December 28, 2022

What does a startup accelerator actually do?

Half of UK unicorns attended an accelerator, should you?

Steph Bailey

9 min read

An image of Arosha Brouwer, cofounder and CEO of Quan, which raised seed funding after a successful YC demo day pitch
Arosha Brouwer, cofounder and CEO of Quan

When Y Combinator (YC), Silicon Valley’s famous startup school, was founded in 2005, it didn’t just propel the likes of Airbnb, Stripe and Coinbase to scaleup success — it paved the way for an ecosystem of startup accelerators.  

Sifted has counted more than 400 accelerators in Europe. Beauhurst counts 180 accelerator programmes in the UK and found that 57% of UK unicorns attended an accelerator before reaching their $1bn+ valuations. 

But what does a startup accelerator actually do? Here’s what founders need to know. 

What is an accelerator?

A startup accelerator is a programme that typically provides a startup with funding, networking opportunities, mentorship and training. They can also offer access to investors and business partners, coworking spaces and events, and run for a set amount of time — usually months. YC is three months, for example, while Founders Factory and Entrepreneur First are six months.


Designed to boost growth, the majority are for early-stage startups with a minimum viable product (MVP). However, there are some accelerators that cater for startups at the idea level (even pre-seed) and some for more mature startups. 

An accelerator may be sector or industry specific and may also be sponsored by a corporate. 

According to a recent Sifted survey of 20 VCs, the two leading accelerators are YC and London-headquartered Entrepreneur First (EF). Other well known European accelerators include Baltic-based B2B accelerator Startup Wise Guys, London-based Founders Factory and Techstars, which is global. 

How do you know if an accelerator programme is right for your startup?

You want funding and possibly some extras, but how do you know if an accelerator is right for you, in general? For Jonė Vaitulevičiūtė, managing partner at Lithuanian VC and accelerator Firstpick — and former partner at Startup Wise Guys — an accelerator is for startups who are ready to grow, and quick. 

“The purpose of the accelerator, in short, is to get startups from point X to Y faster than they would otherwise do,” she tells Sifted. “Thus, an accelerator is not necessarily for those just starting, it is for any startup looking to increase speed of growth.” 

If you’re looking for high-growth then, how do you choose the right accelerator for your startup?  

Sonal Lakhani, global head of fintech innovation programmes and strategic initiatives at Barclays, leads the Barclays accelerator programmes powered by Techstars, and Barclay’s new Rise Startup Academy. She says as there are so many different types of programmes in the market, finding the right fit involves asking yourself some key questions. You then need to match your answers with what’s being offered from the accelerators you’re considering. 

Sifted Newsletters

Sifted Newsletter

3x a week

We tell you what's happening across startup Europe — and why it matters.

“Think about where you are in your journey and what is most important to the success of your business,” she says, suggesting questions such as:

  • Are you in a customer testing phase? 
  • Are you looking for large enterprise level contracts and partnerships? 
  • Are you about to open a round for investment?
  • Have you clearly thought about your scale up plan?”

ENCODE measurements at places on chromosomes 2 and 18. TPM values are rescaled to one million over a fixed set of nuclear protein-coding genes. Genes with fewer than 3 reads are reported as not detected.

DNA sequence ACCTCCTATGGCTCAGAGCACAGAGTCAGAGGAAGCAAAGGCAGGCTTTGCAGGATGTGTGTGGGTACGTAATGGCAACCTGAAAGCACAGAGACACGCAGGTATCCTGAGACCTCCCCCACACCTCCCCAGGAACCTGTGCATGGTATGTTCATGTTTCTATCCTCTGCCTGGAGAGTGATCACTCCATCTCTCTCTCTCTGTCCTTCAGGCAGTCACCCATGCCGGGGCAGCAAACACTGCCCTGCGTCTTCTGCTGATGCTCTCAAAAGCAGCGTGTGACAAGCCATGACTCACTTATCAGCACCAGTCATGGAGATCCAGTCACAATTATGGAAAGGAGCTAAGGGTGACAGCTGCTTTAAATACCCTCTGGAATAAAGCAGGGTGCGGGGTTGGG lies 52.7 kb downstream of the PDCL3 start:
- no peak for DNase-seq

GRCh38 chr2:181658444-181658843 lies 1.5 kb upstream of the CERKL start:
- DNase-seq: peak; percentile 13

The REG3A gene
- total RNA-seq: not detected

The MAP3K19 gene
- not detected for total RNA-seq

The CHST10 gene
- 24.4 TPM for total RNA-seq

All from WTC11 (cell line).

Arosha Brouwer is cofounder and CEO of wellbeing startup and YC grad Quan — which raised $1.15m from the accelerator in January 2022. 

“As first-time founders, we needed a way to ‘accelerate’ our thinking and mindset,” she says. “We learnt a lot about commercialisation, investor relations and the importance of relentless customer focus — and we learnt it from those that have built wildly successful companies.” 

Gauthier Van Malderen is CEO and founder of online learning library, or “Spotify for books”, Perlego. The company joined Founders Factory in 2018. 

Gauthier Van Malderen, CEO and founder of Perlego
Gauthier Van Malderen, CEO and founder of Perlego

“We decided to join Founders Factory to help us scale the business by leveraging their inhouse talent and expertise that we couldn't afford at our stage of funding at that time,” he says.


“Secondly, we were also excited about the opportunity to work more closely with their corporate partners, specifically Macmillan Publishing group.” 

What are accelerators looking for from startups?

When it comes to what accelerators are looking for in startups, every accelerator is different, so deep research is a must. The most well-known accelerators are highly competitive, with acceptance rates of around 1% to 2%.

Barclays’ Rise Startup Academy is “looking for anyone who is rethinking the traditional approach to finance”, says Lakhani, adding past participants have ranged from first-time founders new to fintech to serial fintech founders.

The Unleashed Accelerator programme (run by petcare company Purina), on the other hand, is looking “for pet passionate startups with founders and a team who have the same values and purpose”, says Kim Bill, head of Purina accelerator lab. “To best benefit from our programme, the startup should have at least an MVP and preferably already some customers.” 

Bill adds that she can tell from the applications how much detail startups have put into their business. “You can always pick the serious ones out — whether it is the extra personal touch and effort with a video or a pitch deck,” she says. Detail can include:

  • An application with consistency and transparency on what you excel at — and what you don’t
  • Information about traction. What are your KPIs? How do you measure success? 
  • Some research on your customer pain points
  • A sustainability mindset